B is also for Black Country Knitters. I have found a lovely location for my Knit Night in Walsall. Every second Tuesday evening from the 26th January we'll be meeting in the Black Country Arms pub in Walsall High Street (that's at the top end of the market, next to Sofia's Restaurant). It's a great friendly pub with a huge selection of real ales and lots of little corners and nooks to sit and knit in, depending on how many people turn up. Come and join us.

Thursday, January 07, 2010

A is for....

...is for Awards.

Yes it's that time of year again when I dish out the annual Mysterious Yarns Books of the Year Awards.

I'd have to say that the quality of the books I've read this year has been very high. There have been one or two duffers of course but in general I've been pleased. I've even liked some of the Booker shortlist.

Fiat Punto Award for the Book Hurled into the Back Seat with most Vehemence goes to - Library of the Dead by Glen Cooper. Not a crime novel at all really, though there is murder aplenty, not a convincing thriller, not even really about a library and very badly written to boot. Unsurprisingly there is a sequel, called Book of Souls. Guess what - I shan't be reading that.

The I Can't Believe I Paid Good Money For That Award (nominations in this category must be books I actually paid something ressembling the cover price for (342 or staff discount notwithstanding) goes to Sweet Smell of Decay by Paul Lawrence. Quite the most unpleasant protagonist in a novel this year - ignorant and self important, not someone you'd want to spent any time with. Billed as the First Chronicle of Harry Lytle, one can only hope that it is also the last. Also the title was so unmemorable that every time I've had to write about it anywhere I've actually had to go and look it up to see that it was called.

Enough of the whinging, on to the good stuff.

Favourite Crime Novel of the Year - Salt River by James Sallis, final part in the outstandingly brilliant Turner trilogy. What can I say. It made me cry. I loved it and didn't want it to finish. I'd say you should rush out and read these but sadly the first part of the trilogy, Cypress Grove, seems to be out of print in the UK at the moment. Someone at No Exit Press needs a nudge I think.

Favourite Non-Crime Book of the Year - The Children's Book by AS Byatt. This was a big surprise to me. I'm famed for my dislike of Booker nominated stuff, but I'd just read The Little Stranger and I was on a bit of a roll. This was another book that I just couldn't put down. It was a sumptuous book filled with beauty and style and wonderful prose. It wasn't perfect, rather losing it's way towards the end, but on the whole still a wonderful book. It may not be to everyone's taste, but as it's out in paperback this week I'd recommend that you give it a try.

And finally there are the Honourable Mentions - some books that made my year and deserve a bit of praise.

White Nights and Red Bones by Ann Cleeves - loving this series, can't wait for the fourth book at the beginning of February.

Rain Gods by James Lee Burke. A beautiful, heart-rending epic tale that people were likening to Cormac McCarthy. Let me tell you that Cormac McCarthy could only write an ending like that in his dreams. Not that I'm biased.

The Girl Who Played With Fire, by that Swedish bloke everyone keeps talking about. Enthralling and fast-paced, hard edged and Scandinavian. Bizarre that I like this but I do.

The Crossing Places by Elly Griffiths. I liked this when I read the proof which was handy because they quoted my review in the paperback edition, prompting me to leap about in Waterstones in Nottingham waving the book at Pete yelling "Look, look, I wrote that!" Quite one of my moments of the year.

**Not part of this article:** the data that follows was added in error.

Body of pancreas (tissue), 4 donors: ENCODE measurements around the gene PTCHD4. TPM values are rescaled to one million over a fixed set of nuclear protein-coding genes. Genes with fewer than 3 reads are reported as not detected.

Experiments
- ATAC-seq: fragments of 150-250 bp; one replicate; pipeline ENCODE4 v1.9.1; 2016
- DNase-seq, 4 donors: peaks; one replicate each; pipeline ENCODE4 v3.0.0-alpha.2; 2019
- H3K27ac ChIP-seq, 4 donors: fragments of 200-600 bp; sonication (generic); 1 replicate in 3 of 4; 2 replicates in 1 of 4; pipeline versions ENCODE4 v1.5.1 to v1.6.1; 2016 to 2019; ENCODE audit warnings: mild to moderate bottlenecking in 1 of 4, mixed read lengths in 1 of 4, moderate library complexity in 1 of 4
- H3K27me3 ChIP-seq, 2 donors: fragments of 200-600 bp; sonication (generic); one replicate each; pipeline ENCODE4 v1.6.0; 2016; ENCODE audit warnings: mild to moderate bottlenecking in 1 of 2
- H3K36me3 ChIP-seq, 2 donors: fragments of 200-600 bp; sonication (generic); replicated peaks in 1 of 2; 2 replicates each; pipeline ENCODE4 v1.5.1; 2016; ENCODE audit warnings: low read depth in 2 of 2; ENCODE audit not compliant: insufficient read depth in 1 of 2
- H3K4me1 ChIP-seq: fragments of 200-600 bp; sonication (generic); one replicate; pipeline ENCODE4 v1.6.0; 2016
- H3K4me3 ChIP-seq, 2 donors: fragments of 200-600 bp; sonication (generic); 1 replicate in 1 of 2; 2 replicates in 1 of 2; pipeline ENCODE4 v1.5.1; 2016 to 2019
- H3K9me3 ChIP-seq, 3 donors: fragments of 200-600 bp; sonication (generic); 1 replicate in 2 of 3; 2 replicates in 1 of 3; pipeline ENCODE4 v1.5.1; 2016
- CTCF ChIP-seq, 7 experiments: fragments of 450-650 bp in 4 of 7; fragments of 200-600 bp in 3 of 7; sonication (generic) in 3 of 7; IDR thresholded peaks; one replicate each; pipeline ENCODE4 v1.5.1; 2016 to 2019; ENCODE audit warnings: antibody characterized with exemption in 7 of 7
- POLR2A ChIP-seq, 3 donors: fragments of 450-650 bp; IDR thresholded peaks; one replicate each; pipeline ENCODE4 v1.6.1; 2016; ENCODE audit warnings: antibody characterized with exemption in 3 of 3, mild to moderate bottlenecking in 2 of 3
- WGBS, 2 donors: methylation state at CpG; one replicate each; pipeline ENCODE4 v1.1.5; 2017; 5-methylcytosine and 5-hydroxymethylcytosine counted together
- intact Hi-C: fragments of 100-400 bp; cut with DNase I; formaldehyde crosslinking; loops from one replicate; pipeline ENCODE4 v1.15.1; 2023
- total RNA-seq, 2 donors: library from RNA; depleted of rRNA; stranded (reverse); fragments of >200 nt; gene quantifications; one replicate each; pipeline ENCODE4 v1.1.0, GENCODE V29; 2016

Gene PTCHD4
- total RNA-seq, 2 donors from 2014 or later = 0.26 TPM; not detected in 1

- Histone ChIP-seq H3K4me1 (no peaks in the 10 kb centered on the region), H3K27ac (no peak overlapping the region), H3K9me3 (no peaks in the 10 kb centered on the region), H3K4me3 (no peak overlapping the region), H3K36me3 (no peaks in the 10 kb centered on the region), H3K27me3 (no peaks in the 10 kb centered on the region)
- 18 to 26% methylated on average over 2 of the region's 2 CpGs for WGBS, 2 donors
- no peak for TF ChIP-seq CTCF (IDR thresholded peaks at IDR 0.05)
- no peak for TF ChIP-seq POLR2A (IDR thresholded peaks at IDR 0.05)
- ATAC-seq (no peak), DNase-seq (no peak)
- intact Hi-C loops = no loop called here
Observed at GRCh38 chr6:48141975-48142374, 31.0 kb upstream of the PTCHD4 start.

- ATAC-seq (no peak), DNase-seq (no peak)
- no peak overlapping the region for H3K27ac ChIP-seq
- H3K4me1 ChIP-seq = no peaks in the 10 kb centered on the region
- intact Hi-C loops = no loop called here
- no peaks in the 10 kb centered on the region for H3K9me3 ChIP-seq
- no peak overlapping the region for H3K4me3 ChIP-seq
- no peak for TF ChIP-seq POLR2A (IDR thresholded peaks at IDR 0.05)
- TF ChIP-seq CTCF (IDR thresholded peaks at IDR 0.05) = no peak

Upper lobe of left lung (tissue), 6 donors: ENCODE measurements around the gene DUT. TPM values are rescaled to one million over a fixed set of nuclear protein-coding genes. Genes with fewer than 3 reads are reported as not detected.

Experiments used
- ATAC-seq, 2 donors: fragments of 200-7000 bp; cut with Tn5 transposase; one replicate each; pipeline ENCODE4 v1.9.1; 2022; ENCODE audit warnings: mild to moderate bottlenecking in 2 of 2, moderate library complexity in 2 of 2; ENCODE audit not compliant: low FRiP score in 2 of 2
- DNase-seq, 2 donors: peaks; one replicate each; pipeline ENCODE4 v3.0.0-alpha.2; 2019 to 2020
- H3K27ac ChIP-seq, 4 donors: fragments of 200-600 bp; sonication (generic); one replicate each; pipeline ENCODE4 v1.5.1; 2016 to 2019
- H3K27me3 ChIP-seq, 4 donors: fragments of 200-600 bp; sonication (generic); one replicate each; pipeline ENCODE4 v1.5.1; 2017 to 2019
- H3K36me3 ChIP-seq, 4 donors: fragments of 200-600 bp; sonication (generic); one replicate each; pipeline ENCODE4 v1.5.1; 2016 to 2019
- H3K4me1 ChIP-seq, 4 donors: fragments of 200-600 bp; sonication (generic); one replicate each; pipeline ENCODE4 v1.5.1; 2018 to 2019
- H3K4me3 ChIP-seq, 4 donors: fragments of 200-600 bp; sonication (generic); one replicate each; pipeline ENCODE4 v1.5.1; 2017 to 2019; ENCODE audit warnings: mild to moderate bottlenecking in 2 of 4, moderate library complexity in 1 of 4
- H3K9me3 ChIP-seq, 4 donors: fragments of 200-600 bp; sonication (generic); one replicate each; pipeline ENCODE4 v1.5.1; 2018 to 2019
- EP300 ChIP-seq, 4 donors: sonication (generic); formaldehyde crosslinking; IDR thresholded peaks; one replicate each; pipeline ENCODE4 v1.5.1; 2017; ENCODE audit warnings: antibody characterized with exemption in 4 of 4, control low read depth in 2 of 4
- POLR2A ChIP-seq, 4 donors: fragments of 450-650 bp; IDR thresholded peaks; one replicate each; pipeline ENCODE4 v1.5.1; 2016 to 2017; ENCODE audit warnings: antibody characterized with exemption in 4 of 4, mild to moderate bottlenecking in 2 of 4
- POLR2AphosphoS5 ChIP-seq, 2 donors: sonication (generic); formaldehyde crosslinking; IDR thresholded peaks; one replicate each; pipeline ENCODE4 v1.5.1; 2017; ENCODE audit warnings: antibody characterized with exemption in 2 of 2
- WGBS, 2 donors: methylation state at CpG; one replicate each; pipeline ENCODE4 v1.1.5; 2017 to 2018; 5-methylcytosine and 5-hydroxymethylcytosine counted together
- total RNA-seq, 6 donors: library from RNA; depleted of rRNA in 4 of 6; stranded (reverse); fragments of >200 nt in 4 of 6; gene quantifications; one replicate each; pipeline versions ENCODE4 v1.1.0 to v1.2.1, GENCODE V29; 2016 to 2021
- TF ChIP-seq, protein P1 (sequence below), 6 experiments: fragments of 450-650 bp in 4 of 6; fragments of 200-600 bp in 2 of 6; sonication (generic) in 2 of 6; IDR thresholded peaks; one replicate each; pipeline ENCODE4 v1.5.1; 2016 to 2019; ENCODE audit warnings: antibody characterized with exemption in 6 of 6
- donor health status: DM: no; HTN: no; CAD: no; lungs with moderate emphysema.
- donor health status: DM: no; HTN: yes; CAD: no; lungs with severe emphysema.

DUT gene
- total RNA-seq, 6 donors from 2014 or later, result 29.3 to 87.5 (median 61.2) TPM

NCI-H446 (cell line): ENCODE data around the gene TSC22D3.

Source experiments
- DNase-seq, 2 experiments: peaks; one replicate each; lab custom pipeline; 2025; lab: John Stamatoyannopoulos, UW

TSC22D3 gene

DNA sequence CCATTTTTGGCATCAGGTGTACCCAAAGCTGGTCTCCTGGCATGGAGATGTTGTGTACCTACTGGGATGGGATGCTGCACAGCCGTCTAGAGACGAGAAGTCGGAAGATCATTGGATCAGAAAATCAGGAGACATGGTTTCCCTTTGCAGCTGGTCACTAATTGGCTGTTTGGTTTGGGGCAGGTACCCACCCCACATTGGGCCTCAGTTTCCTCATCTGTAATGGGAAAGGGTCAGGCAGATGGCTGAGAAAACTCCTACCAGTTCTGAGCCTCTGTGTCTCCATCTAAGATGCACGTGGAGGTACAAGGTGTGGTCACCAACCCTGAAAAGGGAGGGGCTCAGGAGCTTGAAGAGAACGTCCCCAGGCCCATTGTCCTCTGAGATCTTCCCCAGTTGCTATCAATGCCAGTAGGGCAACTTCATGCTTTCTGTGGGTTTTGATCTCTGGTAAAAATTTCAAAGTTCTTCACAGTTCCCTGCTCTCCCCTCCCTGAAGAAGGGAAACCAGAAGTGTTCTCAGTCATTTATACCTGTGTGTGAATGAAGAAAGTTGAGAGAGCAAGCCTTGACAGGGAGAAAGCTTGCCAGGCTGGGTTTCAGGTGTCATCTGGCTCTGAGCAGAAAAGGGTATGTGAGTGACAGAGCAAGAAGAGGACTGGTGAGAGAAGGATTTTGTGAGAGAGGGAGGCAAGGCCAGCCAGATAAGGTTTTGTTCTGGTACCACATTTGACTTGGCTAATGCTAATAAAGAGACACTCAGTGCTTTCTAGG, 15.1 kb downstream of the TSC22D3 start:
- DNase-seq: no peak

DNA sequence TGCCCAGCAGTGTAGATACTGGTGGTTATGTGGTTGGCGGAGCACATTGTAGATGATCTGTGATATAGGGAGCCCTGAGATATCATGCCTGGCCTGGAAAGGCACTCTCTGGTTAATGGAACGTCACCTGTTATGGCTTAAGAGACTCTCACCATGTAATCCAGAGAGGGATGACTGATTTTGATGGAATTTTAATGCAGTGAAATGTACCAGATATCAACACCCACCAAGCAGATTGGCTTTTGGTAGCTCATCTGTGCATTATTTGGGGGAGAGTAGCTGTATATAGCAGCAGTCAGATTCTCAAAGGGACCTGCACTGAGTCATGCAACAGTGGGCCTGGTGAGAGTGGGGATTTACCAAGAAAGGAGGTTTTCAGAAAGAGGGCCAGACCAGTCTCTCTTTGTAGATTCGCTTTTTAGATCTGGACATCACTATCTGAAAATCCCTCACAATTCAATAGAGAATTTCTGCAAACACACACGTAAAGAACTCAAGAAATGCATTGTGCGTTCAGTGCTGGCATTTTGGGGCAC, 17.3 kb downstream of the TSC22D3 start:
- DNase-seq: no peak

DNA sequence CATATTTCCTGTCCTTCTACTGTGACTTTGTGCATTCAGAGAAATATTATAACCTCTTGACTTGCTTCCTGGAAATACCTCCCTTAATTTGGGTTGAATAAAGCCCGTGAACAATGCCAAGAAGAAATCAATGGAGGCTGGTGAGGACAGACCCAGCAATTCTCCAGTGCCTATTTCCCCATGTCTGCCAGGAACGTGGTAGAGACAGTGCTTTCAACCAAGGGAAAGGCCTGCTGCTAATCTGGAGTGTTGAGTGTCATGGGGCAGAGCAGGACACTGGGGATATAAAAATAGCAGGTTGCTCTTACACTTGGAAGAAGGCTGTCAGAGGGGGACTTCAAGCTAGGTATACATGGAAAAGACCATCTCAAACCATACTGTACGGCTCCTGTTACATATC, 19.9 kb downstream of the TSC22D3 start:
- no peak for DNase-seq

So it's been a good year for reading. I managed to dodge almost all books set in Edinburgh, though I did enjoy The Complaints from Ian Rankin. On my TBR pile I have books set in St Andrews, Glastonbury, Canada and Hong Kong so I'm planning to be quite the gadabout this January.

I'm going to range far and wide this year and will be doing some time travelling as well.
Currently I'm in Alexandria, though I expect to be in Rome before I turn too many more pages. Simultaneously I am in Civil War period Virginia. It's looking like it might be another good year.

Monday, January 04, 2010

Summing Up

I'm all behind schedule, but I've got a day off at last so here's my review of 2009.

I had a look back at what I posted at this time last year, to see if I had accomplished any of the things I had wanted to this year, and I wasn't too far off the mark. I said I was hoping to read some great books this year and I really have. I've found some great stuff, not all of it crime, as I also said I wanted to expand my reading horizons and I think I've managed that. There have been some really good fiction titles published this year and I've tried to read some that I wouldn't neccesarily have tried if I wasn't pushing myself. Next post will be the Annual Mysterious Yarns Blog Awards so more on books then.

I wanted to knit more Norah Gaughan designs and I finished the Astrid shawl and also knitted the Loppem cardigan. I finished the Civil War Quilt and started another more modern one (not finished yet, though the top is done, just needs backing and quilting. Just!)

I planned to do more weaving this year and I have done a little, mostly on the Ashford Knitters loom, but I also bought a 4-shaft floor loom this year and I've been waiting for the time / chance to get it warped up and will hopefully teach myself to weave on it this year.

We managed a trip to Scotland and a weekend in Wales at Wonderwool and in Hay-on-Wye. Seattle was postponed for another year as the exchange rate is still pants (and we still have no money).

So, looking forward I want to do more weaving, knit some good and complicated and clever stuff - something stretching and technical, plus lots of quick plain socks and stuff. I want to carry on quilting, get some more blocks done for the Teach Yourself quilt and make some bags and little projects.

We want to get to Woolfest this year so that's one weekend, and we'd like to go back to the NE of Scotland, rent a little cottage so we can take Bubba and explore a bit more of the area. Barcelona would be nice if we can get cheap flights but I'm also quite tempted by Brussels and I expect that the presence of the TinTin museum could persuade Pete that he'd like it too.

Finally I want to get a Knitting Group up and running in Walsall. I think I've found a venue for this, just need to check with the people in charge. Knitting and real ale, anyone?